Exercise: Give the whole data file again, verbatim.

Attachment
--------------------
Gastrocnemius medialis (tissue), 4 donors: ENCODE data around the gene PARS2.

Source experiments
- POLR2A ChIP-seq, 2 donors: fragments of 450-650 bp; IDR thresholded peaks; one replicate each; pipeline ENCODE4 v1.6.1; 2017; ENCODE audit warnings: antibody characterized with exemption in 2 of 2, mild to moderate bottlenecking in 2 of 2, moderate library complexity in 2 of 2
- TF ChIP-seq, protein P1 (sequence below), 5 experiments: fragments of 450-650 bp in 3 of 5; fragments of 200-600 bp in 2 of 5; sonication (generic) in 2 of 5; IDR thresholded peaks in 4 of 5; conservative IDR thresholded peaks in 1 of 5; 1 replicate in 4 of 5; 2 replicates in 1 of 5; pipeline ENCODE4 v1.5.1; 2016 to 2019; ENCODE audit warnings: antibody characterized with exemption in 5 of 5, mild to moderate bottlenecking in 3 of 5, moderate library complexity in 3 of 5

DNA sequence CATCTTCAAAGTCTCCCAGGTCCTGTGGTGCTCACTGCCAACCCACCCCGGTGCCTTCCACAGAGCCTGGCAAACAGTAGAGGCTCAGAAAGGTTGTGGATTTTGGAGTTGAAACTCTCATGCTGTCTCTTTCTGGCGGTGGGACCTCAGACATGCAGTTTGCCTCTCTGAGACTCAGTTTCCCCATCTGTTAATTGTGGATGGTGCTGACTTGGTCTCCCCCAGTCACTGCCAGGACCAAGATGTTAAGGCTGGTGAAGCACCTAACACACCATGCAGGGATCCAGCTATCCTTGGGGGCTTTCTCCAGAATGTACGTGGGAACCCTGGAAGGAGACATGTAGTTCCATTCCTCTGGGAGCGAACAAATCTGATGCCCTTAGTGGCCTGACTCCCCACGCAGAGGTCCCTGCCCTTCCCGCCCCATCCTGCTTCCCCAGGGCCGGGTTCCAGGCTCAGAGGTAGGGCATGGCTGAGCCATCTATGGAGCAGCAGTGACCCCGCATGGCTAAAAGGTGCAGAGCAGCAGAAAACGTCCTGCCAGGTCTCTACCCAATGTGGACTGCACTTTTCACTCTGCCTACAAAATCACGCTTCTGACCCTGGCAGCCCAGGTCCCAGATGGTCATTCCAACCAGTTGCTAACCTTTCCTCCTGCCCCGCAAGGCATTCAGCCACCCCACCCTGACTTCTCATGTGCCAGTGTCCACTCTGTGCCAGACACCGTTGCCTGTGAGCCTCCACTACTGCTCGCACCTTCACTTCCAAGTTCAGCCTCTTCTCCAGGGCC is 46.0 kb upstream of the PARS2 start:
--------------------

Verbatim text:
Gastrocnemius medialis (tissue), 4 donors: ENCODE data around the gene PARS2.

Source experiments
- POLR2A ChIP-seq, 2 donors: fragments of 450-650 bp; IDR thresholded peaks; one replicate each; pipeline ENCODE4 v1.6.1; 2017; ENCODE audit warnings: antibody characterized with exemption in 2 of 2, mild to moderate bottlenecking in 2 of 2, moderate library complexity in 2 of 2
- TF ChIP-seq, protein P1 (sequence below), 5 experiments: fragments of 450-650 bp in 3 of 5; fragments of 200-600 bp in 2 of 5; sonication (generic) in 2 of 5; IDR thresholded peaks in 4 of 5; conservative IDR thresholded peaks in 1 of 5; 1 replicate in 4 of 5; 2 replicates in 1 of 5; pipeline ENCODE4 v1.5.1; 2016 to 2019; ENCODE audit warnings: antibody characterized with exemption in 5 of 5, mild to moderate bottlenecking in 3 of 5, moderate library complexity in 3 of 5

DNA sequence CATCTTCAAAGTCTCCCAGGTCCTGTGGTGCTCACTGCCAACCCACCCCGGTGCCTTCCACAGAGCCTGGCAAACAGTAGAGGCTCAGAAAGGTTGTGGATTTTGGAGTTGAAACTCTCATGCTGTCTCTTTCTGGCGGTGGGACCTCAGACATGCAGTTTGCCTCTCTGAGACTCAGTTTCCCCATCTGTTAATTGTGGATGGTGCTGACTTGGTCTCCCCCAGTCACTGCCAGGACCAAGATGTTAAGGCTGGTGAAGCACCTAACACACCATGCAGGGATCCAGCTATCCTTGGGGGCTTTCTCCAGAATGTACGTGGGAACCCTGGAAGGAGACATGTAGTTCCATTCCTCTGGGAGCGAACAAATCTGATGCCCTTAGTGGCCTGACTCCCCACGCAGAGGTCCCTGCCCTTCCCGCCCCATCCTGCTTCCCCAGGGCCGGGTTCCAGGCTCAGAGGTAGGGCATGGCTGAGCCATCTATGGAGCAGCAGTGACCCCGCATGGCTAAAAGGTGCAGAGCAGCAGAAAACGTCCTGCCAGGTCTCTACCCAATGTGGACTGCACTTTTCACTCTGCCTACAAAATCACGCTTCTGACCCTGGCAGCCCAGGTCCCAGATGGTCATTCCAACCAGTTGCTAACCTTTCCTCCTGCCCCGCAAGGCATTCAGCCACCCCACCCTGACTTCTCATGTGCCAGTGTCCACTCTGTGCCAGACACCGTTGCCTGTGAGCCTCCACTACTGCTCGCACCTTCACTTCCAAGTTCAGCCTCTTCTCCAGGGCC is 46.0 kb upstream of the PARS2 start: